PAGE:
Black pepper, to taste

Soak the fish in a bowl of milk mixed half and half with water for at least an hour, or longer in the refrigerator. Meanwhile, cook up a mess of bacon. My husband cooked an entire pound and the leftovers were used for garnish and a BLT for his lunch the next day.  He said he was tempted to use some of the bacon drippings to prepare the roux, but decided his heart would thank him for not doing that. Besides, adding the bacon to the soup gave it plenty of flavor.

Big Pot of Fish Chowder

Big Pot of Fish Chowder

In a large soup pot, melt the butter and cook the onions until just starting to soften. Add the flour, whisking until a paste forms. Very slowly add about half the milk, whisking constantly. Bring up to a simmer until it starts to thicken, then add the rest of the milk, the potatoes, corn, and seasonings. Also add the bacon, which should be chopped at this point.

Bring the soup back up to a low simmer. You need to monitor the heat and stir often, as the milk could scald and stick to the bottom of the pot if you’re not careful.  After about 15 minutes of simmering, cut the fish into bite size pieces and add to the pot, once again bringing up to a simmer until the potatoes and fish are done. Ladle into bowls and garnish with additional chopped bacon. I cheated and ate my garnish first instead.

Creamy Fish Chowder with Corn and Potatoes

Creamy Fish Chowder with Corn and Potatoes

Cilantro Lime Rice and Roasted Corn (with Plank-Grilled Salmon)

12 May
Cilantro Lime Rice, Roasted Corn, and Grilled Salmon

Cilantro Lime Rice, Roasted Corn, and Grilled Salmon

Here’s a quick dinner idea that is not only a snap to prepare, but is full of flavor and good for you too! We planked-grilled half of the last salmon fillet we had left in our freezer last night, and the hubs plans on making smoked salmon with the other half today. That will be an awesome Mother’s Day appetizer later on today!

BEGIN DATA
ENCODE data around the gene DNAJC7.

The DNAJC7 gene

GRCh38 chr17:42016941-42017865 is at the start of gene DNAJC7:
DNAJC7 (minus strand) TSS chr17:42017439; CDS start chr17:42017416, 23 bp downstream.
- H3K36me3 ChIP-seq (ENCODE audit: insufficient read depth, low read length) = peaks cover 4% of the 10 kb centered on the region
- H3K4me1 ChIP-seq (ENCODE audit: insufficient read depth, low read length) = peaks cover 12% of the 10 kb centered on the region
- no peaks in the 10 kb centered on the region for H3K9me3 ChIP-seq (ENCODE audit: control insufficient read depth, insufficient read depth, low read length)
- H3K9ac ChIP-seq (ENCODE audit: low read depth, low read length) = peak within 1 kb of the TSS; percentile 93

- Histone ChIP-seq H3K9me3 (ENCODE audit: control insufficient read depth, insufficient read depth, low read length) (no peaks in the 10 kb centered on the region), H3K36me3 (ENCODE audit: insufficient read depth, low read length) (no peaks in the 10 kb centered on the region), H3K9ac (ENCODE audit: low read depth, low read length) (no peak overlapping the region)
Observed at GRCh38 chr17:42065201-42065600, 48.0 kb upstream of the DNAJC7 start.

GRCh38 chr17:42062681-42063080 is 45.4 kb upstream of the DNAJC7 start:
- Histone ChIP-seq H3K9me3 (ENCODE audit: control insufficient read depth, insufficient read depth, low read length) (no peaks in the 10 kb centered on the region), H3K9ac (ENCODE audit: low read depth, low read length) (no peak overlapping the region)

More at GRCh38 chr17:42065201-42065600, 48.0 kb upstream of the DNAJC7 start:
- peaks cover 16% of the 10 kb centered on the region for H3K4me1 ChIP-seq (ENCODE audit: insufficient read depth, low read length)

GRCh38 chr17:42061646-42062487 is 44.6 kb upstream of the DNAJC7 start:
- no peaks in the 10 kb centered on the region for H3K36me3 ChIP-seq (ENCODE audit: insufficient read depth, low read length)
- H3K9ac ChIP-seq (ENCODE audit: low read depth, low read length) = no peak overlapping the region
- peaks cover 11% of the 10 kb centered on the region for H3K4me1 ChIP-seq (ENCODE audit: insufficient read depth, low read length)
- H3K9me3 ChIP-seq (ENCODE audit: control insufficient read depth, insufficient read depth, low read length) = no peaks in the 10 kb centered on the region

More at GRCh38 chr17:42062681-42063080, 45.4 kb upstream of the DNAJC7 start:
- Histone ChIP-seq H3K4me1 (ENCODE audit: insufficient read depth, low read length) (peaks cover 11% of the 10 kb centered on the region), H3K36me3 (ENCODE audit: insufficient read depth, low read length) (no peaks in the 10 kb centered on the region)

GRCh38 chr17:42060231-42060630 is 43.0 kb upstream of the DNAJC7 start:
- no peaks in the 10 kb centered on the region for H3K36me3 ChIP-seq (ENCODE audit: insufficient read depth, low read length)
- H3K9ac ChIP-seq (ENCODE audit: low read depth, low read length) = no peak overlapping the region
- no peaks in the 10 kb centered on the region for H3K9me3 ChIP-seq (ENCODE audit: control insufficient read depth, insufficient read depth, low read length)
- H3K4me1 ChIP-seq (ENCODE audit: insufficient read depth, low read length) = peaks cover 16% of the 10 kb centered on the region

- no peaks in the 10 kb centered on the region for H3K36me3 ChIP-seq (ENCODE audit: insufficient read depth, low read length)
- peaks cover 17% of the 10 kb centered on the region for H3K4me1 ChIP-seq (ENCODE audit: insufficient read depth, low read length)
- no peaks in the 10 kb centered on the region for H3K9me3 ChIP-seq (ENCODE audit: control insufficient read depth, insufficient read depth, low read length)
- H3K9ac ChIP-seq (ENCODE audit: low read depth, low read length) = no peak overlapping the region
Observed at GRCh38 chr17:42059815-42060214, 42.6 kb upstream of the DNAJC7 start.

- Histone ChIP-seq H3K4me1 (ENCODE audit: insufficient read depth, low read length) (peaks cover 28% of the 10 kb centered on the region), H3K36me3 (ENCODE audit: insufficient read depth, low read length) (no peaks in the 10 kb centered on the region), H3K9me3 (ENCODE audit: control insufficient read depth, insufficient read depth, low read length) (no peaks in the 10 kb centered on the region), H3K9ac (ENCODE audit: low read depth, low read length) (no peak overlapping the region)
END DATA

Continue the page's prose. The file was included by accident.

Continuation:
The entire dinner came together in a half hour, not including the soaking time for the wood plank. You can find the recipe for the salmon here: Plank-Grilled Salmon. If you don’t have a plank of wood or grill, you can cook the salmon in the oven instead.

These recipes feed two, but feel free to double or triple as needed.

Cilantro Lime Rice

1 cup homemade or low sodium chicken broth
Juice of 1 lime wedge
Dash of garlic powder
1/2 cup rice
Handful of chopped cilantro
Juice of 2 lime wedges

Cook the rice in the chicken broth, the squeeze of lime wedge and garlic powder. When done, stir in the chopped cilantro and the other lime juice. That’s it! This packs a lot of flavor and wish I made more.

Prepping the Cilantro for Rice

Prepping the Cilantro for Rice

Roasted Corn

1 cup frozen or fresh corn niblets
Spray olive oil
Black pepper, to taste
Butter, to taste

Spray a baking sheet with oil, spread the corn in one layer, spray the corn lightly with oil, grind a bunch of black pepper over it, and broil in oven for 10 minutes. Remove from oven and add a small amount of butter, to taste. I can’t wait until it’s fresh corn season! I had to use frozen but it still came out yummy.